“Right now, you have Harold in the role as a Senior Manager, which you say is the wrong place for him. But you don’t want to fire him, just reassign him. How do you think that will work, in Harold’s eyes?”

“He’s not going to like it,” Cheryl replied, still shaking her head. “He might quit and we really do need his technical knowledge. I am afraid he is going to be embarrassed in front of his peers, in front of his direct reports. This move is going to be very touch and go.”

“So, what is the one thing you have to do, to make this move successful?” I pressed.

“Somehow, we have to allow Harold to save face in front of the company. I am just not sure how to do that.”

Is It Beyond the Capability Required in the Role

From the Ask Tom mailbag –

In our company, we have a Stratum II (S-II) sales role, 3-12 months time span. In that role, we have a person who has demonstrated solid S-II effectiveness at around 9 months in the role. Our lead time on proposals along with the length of the sales cycle feels about right.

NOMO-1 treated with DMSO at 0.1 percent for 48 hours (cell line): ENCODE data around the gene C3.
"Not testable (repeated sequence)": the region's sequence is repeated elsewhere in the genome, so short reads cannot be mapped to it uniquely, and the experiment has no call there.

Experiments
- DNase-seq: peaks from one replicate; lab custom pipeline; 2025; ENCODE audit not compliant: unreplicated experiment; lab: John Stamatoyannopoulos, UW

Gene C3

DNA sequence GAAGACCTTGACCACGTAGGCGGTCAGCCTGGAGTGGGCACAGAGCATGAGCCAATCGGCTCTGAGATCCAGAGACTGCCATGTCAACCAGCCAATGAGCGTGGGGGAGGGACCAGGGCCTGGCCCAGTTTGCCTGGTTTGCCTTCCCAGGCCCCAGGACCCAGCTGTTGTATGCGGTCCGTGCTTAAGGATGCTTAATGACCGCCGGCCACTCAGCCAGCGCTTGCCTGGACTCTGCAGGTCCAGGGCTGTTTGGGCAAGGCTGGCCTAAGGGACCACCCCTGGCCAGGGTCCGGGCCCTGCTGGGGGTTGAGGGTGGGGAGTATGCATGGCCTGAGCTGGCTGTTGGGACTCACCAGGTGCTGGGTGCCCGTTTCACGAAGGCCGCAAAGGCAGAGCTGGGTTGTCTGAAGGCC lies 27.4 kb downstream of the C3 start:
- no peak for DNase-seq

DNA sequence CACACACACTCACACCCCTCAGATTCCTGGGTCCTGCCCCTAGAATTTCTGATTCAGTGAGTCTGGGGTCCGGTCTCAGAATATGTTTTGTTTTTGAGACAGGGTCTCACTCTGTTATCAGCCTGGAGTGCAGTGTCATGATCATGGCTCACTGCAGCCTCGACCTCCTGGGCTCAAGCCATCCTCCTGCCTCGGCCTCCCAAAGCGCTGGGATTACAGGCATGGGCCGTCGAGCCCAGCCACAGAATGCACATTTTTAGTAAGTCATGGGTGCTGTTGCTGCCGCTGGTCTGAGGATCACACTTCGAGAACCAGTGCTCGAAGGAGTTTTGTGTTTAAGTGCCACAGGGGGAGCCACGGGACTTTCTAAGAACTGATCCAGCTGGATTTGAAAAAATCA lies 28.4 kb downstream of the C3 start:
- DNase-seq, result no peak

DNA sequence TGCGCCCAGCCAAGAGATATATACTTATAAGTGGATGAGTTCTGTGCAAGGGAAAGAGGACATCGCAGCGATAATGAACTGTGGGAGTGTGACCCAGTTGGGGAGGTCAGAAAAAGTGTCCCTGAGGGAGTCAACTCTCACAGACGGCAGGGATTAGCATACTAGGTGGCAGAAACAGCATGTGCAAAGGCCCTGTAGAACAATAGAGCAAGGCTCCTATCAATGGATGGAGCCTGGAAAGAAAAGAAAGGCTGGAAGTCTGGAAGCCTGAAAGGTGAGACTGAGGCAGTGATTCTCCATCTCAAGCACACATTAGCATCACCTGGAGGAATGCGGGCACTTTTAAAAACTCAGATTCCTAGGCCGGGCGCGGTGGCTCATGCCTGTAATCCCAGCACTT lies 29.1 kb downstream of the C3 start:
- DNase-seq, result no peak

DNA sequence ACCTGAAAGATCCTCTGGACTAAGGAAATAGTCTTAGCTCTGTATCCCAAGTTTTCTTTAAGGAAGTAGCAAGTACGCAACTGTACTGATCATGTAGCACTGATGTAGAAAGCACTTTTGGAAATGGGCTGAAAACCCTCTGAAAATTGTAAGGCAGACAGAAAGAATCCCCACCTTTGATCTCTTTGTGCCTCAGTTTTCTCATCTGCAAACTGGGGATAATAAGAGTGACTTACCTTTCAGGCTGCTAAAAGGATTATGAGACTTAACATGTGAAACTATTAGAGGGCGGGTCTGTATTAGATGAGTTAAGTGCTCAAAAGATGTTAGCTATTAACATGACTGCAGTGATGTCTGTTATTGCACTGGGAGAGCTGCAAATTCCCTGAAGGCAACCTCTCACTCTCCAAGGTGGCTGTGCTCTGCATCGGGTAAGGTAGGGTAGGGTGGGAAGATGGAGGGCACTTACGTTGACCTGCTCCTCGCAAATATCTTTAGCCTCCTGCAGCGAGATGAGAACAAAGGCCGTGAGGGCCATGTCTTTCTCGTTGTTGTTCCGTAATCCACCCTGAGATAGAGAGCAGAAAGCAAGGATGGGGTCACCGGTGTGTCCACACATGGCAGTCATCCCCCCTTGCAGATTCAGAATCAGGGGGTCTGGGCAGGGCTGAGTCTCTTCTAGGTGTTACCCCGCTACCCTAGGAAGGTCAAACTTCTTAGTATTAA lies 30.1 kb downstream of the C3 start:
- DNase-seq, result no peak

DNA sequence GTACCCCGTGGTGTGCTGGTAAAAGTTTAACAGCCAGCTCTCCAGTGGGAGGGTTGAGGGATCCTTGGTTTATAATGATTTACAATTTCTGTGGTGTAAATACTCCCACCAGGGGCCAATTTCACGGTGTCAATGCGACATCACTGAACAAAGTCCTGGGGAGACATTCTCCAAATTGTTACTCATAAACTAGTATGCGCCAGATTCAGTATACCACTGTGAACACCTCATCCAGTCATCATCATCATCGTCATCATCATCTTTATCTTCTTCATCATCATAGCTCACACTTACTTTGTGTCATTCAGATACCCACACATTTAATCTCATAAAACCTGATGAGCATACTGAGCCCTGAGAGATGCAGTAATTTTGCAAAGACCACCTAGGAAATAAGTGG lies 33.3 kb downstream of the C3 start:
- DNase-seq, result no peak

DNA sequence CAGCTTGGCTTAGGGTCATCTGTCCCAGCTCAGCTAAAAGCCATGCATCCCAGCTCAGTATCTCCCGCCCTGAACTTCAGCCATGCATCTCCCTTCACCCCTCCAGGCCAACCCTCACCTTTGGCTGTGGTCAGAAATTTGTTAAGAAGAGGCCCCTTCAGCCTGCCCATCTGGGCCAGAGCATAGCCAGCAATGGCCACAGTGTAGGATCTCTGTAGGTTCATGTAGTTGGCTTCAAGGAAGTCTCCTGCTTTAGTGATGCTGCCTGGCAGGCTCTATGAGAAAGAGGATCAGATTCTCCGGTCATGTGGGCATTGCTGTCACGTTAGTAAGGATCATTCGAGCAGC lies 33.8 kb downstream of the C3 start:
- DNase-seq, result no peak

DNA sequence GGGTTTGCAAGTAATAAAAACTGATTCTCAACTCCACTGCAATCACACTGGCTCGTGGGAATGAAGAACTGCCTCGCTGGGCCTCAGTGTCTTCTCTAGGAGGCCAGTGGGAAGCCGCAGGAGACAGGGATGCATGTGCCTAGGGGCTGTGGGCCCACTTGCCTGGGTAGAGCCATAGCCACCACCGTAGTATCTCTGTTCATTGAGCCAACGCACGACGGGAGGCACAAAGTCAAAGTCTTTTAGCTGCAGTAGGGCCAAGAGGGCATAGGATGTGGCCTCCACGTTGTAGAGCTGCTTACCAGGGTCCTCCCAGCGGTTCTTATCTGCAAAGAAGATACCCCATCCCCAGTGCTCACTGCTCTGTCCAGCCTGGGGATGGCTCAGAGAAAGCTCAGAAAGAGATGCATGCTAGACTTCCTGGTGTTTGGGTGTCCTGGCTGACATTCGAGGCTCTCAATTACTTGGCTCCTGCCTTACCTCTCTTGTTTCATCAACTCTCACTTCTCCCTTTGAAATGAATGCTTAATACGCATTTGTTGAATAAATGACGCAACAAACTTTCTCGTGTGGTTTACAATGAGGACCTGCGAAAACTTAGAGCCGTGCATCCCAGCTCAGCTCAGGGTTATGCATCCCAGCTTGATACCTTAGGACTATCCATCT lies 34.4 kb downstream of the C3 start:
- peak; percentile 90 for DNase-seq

In the past year, I have been trying to get our salesperson to think out a bit further. Sometimes, we find that we are not on the short list for some RFPs because our competitors have already established a better relationship. In some cases, our competitors have been courting the prospective client for three to four years, way before a project was even on the horizon. I am thinking about adding a Key Result Area (KRA) to our sales role called Client Development and calibrating it at a three year objective. To create client relationships up to three years in advance of a prospective project. It’s a really small industry, so we know who the real players are across the country. We just need to get to know them sooner.